The paintings were discovered when the walls were scrubbed down
Work to repair a church in Sheering that was badly damaged by fire has unearthed rare medieval wall paintings.
St Mary's Church was damaged by the blaze in January 2010 but only recently thousands of pounds worth of restoration work on its interior began.
As the soot-covered walls were scrubbed down, plaster flaked away to reveal what is believed to be original 14th century decor in the chancel.
The church is expected to reopen once again in summer 2011.
"We found some red lines behind the plaster that had been exposed when we cleaned the soot and stuff off the surface of the walls," said Elsie Baker, secretary to the PCC of the church.
"When we looked further there were some horizontal lines and in other places in the chancel there are also some similar vertical lines, which look like a sort of masonry, which is apparently a technique they used.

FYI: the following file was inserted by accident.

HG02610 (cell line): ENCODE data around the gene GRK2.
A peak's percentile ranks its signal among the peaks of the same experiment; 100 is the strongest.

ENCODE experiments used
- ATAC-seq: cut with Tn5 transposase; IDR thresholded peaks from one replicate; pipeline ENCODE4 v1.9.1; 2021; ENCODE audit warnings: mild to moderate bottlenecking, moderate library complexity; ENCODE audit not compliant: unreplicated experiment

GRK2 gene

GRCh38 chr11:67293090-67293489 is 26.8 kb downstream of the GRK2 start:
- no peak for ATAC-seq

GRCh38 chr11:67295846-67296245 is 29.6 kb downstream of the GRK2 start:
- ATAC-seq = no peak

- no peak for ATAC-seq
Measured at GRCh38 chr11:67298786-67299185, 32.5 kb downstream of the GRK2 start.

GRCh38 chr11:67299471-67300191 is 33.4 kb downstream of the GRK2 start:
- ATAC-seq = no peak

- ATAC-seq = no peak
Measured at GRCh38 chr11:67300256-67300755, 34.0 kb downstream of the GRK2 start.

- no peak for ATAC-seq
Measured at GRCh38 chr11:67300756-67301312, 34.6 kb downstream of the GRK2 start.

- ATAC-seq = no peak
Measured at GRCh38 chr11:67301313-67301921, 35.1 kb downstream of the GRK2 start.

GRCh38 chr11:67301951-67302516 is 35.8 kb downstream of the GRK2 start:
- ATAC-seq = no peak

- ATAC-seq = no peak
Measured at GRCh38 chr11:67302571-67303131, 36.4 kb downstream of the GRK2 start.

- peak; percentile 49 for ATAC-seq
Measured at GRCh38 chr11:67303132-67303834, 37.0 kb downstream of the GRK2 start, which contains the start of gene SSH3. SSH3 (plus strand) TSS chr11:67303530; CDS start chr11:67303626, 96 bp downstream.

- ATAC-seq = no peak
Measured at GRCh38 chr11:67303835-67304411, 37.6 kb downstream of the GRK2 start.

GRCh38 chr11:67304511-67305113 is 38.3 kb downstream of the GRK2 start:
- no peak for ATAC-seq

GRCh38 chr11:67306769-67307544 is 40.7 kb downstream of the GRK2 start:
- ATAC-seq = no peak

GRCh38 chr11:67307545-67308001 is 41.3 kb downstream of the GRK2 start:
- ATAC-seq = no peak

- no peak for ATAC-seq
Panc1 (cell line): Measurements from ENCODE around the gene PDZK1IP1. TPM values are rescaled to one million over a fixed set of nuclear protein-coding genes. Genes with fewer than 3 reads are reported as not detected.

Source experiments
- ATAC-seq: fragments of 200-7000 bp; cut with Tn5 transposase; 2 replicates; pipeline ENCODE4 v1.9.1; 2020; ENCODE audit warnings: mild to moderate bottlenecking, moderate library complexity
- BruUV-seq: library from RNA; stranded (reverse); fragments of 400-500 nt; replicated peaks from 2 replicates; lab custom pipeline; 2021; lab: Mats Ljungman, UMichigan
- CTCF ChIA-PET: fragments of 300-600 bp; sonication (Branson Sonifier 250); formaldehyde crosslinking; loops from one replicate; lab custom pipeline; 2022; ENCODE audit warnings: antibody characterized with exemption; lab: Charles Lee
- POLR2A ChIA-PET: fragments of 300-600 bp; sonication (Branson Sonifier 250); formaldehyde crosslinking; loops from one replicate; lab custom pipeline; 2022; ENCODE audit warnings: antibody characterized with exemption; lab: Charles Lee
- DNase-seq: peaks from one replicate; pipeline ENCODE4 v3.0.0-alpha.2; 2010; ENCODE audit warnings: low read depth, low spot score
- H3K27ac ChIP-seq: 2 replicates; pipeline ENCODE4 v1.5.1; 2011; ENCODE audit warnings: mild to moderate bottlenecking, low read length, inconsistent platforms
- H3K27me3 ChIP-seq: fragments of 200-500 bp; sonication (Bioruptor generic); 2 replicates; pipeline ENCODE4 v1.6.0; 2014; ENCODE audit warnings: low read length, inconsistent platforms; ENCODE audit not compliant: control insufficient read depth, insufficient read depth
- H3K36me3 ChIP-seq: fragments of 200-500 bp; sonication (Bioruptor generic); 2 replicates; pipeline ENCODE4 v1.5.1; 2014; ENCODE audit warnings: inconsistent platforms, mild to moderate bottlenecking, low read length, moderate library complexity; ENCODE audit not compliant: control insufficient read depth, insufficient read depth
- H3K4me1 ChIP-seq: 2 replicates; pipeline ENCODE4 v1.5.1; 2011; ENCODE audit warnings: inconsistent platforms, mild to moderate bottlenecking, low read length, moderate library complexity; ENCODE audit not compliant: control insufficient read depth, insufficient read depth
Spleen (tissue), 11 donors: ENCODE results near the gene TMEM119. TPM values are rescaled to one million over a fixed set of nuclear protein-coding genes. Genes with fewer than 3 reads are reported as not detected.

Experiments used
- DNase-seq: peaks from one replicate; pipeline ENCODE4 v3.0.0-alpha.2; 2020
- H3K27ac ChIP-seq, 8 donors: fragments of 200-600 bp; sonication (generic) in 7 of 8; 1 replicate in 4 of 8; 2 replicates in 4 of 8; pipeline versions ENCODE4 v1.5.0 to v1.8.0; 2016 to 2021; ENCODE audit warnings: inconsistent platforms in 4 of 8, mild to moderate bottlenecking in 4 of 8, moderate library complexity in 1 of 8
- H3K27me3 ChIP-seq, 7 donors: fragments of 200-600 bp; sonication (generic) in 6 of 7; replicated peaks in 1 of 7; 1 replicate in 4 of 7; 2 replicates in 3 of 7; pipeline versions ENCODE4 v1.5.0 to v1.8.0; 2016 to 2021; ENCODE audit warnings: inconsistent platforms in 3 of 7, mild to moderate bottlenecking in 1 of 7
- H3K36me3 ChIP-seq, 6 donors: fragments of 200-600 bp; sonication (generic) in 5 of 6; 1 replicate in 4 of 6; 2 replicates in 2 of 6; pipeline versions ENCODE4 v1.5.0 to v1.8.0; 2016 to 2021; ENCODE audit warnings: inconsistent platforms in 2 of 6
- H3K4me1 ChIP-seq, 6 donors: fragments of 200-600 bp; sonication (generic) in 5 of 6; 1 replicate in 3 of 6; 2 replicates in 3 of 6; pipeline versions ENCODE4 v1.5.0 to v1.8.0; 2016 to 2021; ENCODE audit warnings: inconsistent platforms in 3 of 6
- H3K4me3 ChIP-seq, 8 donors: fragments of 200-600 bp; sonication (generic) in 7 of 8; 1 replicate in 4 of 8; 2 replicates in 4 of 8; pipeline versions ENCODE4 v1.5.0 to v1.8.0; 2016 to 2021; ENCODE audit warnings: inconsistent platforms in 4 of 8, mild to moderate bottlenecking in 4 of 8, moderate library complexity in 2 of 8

"Somebody from the diocese has had a good look and they're pretty confident they're medieval and part of the original decoration when the church was built in the 14th century.
Thousands of pounds of damage were caused by January's fire
"We're waiting for expert advice on a decision onto what to do next."
Aside from the unexpected find, it promises to be a special few months for the church.
The restoration of its interior is costing thousands of pounds, most of which has been raised by the local community.
The Reverend Stewart Gibbs said despite the devastating events of January, it had brought the community together.
"In a small village like this the church is by far the oldest and most distinctive building in the community and people see it as their church, whether they come regularly or not it's brilliant to get people involved," he said.
"We're really thankful for what's been achieved."
He added: "I became the rector here only four months after the fire, so I've never seen the church in it's full glory.
"So hopefully it will be in even better glory when we get back in and look forward to taking the services there and having a full church and being used by the community and where everyone can worship God together."